CAT-Tools/STAR Transit

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History

Transit is the integrated computer assisted translation environment developed by the STAR Group. Its beginnings date back to the year 1986. In 1991, Transit 1.0 (a 32 bit DOS version) is one of the first translator-dedicated workstations to appear. It already featured the modules that most of today's CAT tools have incorporated: A proprietary translation editor with separate but synchronized windows for source and target language and tag protection, a translation memory engine, a terminology management component and project management features. Transit 2.0, the first version for MS Windows appeared in 1994. Further features were added, network compatibility, enhanced usability and stability and more source file filters. In 1996, with version 2.6, the fuzzy match engine was introduced. The last 16 bit Windows version was the 2.7. The previous version, Transit XV, was launched in 2001.

The current version of Transit, 'Transit NXT', has been on the market since 2008. It is the second most popular CAT tool in many countries in Europe but less well known outside Europe. A key difference between Transit and most other CAT tools is that it does not generate one database full of disjointed reference segments but retains the documents in its own format from which translations are created. Thus, it is always possible in Transit to call up the exact context of a reference segment "hit". Because it does not use databases for its reference segments, it is possible to switch the direction of translation "live" at any time without having to export an existing translation memory (TM) and reimport it in the oppositre direction. Thus, the source and target languages are always at the same level of revision. A further key feature of Transit is the integrated dictionary window. Unlike some CAT tolls, this is not a feature that is relegated to the bottom of the priorities list but is a core feature, offering quick and easy term entry and the option of displaying graphics to illustrate terms as one works on a translation.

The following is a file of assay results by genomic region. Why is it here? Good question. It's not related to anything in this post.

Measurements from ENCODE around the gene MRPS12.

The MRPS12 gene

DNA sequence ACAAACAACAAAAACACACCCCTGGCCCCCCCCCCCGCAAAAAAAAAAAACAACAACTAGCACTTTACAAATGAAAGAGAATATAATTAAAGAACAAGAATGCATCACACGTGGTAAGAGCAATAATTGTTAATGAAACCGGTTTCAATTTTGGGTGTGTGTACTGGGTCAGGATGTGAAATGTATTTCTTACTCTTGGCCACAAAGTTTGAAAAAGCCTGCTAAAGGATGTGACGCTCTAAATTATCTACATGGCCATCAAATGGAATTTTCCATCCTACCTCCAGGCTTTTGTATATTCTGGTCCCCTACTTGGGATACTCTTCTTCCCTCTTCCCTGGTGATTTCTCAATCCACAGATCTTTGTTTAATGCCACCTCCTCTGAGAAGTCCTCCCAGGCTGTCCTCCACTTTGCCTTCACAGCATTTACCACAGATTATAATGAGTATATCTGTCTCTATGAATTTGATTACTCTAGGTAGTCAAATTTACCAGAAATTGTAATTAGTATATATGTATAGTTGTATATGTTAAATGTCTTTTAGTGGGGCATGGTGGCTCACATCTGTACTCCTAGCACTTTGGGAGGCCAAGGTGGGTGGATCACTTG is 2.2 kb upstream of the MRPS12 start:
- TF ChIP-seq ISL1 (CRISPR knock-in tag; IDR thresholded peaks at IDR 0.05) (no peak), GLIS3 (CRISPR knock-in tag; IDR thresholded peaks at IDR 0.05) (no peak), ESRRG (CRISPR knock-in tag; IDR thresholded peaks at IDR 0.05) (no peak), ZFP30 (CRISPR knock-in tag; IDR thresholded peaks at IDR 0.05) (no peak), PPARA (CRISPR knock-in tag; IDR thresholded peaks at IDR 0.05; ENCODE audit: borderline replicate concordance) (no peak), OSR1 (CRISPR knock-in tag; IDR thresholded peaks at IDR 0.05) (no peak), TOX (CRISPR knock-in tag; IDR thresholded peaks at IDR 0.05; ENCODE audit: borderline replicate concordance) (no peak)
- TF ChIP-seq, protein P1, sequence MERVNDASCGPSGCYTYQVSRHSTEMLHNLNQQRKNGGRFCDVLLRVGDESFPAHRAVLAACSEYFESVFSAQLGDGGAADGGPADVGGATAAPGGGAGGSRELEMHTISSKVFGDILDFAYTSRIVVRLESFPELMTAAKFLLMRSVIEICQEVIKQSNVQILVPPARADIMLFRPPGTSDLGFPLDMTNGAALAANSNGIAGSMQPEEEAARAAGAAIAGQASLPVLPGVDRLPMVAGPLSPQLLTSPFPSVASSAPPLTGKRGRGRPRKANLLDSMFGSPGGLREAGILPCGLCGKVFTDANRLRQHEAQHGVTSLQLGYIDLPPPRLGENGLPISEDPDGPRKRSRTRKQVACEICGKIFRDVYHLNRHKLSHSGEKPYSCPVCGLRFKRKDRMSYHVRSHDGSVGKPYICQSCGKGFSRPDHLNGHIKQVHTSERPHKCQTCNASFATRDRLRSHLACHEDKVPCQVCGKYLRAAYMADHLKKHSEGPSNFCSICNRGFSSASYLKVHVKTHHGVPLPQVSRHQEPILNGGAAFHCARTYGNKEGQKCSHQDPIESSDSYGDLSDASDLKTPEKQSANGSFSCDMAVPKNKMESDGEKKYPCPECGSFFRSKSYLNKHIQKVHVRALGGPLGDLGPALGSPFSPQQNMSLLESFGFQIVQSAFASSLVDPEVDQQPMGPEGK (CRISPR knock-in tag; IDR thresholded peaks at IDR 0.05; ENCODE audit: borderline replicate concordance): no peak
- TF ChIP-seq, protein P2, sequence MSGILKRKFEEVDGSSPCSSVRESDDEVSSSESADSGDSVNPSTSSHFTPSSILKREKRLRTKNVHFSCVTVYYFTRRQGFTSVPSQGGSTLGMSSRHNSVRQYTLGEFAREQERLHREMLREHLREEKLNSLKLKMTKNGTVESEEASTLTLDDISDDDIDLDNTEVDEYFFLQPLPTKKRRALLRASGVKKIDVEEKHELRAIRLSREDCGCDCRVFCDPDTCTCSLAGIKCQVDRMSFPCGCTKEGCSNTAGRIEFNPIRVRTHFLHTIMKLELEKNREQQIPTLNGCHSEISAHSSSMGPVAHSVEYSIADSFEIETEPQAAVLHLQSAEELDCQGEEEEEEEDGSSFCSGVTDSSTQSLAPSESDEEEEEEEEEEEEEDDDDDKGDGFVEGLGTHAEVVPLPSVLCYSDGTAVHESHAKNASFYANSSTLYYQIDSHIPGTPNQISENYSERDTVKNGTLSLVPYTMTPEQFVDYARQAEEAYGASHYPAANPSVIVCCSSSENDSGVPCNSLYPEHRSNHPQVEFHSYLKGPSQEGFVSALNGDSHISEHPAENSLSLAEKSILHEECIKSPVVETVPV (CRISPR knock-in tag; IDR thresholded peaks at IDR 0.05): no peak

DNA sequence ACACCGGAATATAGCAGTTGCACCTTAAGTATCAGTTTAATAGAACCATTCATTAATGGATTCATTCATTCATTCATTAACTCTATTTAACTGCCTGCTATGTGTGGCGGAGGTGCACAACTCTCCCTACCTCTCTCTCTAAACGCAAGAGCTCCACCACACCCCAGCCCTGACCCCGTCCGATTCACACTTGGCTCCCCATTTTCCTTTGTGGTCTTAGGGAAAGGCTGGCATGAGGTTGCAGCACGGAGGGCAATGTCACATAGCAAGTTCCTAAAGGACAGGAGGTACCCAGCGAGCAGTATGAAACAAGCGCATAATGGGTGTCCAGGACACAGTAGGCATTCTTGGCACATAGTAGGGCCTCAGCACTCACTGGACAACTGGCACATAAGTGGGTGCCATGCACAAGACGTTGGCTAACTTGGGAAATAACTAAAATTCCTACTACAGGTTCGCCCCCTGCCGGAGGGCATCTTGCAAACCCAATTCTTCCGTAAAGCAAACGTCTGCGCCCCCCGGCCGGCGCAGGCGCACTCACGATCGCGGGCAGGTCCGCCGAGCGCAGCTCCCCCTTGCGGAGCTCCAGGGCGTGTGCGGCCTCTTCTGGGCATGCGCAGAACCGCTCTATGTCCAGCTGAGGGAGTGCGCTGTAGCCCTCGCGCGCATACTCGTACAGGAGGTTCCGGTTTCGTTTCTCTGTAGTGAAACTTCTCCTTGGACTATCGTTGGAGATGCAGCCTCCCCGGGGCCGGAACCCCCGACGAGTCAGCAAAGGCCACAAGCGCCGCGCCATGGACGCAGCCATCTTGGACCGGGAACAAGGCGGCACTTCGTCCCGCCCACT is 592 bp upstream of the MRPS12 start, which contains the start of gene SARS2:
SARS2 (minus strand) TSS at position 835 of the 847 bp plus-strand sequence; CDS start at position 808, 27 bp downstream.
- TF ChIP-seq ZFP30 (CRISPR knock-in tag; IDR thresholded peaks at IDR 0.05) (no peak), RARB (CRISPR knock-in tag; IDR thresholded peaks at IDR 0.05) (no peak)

A number of CAT tools of the latest generation, including Transit, offer a formatted PDF or HTML view of the source text so a translator can see instantly whether a segment is body text, a heading, table header etc.